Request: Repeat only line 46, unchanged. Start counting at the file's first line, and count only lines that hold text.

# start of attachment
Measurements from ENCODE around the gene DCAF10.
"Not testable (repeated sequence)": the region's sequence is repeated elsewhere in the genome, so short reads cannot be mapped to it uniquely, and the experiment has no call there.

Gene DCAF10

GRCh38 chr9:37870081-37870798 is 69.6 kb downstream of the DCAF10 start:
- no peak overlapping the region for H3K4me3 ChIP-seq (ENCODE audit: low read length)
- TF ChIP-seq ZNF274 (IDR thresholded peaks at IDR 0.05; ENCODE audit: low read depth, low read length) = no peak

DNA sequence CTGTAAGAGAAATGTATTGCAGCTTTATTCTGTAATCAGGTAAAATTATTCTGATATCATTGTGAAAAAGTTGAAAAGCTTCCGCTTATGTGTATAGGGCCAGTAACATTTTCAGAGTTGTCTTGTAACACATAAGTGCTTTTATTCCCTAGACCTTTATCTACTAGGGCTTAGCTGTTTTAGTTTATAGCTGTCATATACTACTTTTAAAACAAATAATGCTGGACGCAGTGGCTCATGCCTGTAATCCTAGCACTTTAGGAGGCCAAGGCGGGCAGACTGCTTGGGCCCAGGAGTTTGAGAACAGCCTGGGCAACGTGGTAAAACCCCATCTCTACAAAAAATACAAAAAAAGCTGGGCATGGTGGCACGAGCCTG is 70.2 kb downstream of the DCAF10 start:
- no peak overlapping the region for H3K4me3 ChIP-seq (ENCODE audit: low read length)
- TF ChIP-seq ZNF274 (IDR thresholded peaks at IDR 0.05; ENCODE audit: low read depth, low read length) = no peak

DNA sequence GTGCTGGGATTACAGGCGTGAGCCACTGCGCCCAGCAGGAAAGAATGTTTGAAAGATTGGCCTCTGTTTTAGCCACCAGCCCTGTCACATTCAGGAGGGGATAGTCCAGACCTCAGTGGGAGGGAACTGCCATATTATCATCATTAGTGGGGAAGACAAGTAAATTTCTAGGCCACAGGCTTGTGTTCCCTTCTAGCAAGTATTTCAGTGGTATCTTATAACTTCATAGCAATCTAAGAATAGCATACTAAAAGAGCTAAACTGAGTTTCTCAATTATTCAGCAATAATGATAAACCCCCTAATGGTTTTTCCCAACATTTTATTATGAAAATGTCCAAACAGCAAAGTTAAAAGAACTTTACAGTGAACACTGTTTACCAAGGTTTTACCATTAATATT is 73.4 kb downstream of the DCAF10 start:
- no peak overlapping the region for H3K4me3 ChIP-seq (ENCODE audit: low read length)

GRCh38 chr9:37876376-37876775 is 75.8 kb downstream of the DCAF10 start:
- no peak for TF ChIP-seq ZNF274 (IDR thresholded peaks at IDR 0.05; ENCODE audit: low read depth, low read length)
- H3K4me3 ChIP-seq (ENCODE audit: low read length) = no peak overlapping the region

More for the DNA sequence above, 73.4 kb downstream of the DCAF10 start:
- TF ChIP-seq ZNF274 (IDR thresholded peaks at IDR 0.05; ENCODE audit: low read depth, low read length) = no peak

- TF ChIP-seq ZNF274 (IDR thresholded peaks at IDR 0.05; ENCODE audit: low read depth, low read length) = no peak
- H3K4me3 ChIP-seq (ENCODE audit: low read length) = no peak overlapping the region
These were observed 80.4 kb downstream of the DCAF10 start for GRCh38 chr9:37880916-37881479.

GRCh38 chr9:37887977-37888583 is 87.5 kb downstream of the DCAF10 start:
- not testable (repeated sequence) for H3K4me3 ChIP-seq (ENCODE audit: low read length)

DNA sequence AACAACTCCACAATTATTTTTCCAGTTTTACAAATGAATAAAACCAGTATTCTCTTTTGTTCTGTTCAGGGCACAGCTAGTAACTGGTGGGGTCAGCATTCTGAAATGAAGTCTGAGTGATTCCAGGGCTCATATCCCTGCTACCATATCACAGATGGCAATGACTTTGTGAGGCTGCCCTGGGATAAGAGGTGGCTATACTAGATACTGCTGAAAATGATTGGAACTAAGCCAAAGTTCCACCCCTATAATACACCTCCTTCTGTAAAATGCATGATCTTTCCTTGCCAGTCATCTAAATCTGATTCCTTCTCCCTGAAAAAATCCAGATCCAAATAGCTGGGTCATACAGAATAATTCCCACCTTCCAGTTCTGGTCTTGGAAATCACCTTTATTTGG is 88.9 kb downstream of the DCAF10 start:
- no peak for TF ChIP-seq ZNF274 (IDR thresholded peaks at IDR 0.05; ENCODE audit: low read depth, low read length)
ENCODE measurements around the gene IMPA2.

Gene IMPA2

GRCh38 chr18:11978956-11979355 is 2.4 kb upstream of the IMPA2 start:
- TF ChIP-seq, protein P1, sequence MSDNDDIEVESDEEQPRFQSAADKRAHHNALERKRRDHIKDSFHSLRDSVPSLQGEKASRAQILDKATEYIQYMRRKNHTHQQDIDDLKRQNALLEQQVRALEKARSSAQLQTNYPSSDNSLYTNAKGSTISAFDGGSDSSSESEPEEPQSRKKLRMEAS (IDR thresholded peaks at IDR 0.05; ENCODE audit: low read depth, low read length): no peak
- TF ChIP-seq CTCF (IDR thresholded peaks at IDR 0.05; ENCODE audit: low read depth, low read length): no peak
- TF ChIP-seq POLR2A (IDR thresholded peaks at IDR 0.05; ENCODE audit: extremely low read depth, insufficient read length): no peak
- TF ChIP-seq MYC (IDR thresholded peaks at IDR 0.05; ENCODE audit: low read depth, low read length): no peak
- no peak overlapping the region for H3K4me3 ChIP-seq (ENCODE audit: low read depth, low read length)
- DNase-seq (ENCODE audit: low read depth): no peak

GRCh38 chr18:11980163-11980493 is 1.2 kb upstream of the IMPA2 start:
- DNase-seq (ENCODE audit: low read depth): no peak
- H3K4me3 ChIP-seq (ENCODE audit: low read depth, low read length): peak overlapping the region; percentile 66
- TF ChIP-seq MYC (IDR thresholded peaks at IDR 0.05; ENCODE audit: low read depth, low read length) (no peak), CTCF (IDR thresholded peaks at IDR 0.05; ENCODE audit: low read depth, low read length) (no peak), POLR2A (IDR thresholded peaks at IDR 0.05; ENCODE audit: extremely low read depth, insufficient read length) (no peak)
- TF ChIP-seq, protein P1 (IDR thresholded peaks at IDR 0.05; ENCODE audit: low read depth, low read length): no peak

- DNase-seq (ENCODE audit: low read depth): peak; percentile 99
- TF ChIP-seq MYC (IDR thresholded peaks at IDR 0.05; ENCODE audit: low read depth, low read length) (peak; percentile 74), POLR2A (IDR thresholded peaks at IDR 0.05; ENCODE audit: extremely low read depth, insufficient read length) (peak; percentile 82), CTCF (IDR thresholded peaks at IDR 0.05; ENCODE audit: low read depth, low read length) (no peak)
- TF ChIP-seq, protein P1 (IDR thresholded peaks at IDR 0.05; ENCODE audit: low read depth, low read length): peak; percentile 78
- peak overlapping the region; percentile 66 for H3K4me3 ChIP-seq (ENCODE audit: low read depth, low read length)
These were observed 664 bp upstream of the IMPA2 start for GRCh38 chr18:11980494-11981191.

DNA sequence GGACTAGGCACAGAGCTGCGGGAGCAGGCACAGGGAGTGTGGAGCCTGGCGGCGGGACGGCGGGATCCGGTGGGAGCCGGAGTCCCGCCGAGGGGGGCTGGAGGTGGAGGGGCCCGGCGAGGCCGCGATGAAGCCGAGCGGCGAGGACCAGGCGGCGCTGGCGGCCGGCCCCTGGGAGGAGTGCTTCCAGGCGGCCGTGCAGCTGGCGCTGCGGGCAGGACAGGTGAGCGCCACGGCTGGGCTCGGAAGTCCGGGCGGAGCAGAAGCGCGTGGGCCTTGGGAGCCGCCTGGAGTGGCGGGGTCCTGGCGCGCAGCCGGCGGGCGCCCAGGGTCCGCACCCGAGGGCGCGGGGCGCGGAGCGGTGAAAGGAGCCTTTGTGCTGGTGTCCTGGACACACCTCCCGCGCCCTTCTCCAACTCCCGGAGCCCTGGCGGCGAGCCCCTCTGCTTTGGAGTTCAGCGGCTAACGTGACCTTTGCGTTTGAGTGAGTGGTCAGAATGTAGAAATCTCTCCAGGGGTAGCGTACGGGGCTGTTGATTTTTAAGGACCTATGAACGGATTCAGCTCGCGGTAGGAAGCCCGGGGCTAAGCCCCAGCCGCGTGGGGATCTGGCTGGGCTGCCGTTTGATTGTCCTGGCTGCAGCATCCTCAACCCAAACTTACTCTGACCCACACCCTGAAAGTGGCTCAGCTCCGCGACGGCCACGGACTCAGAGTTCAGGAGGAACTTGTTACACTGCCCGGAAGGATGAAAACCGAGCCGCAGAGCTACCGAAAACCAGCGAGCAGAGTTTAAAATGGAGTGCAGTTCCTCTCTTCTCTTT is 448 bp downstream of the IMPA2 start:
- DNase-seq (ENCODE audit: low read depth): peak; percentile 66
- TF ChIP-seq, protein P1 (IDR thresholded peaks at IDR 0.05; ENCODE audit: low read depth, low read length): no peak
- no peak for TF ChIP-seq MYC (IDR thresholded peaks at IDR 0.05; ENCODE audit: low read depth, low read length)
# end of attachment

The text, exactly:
- no peak for TF ChIP-seq MYC (IDR thresholded peaks at IDR 0.05; ENCODE audit: low read depth, low read length)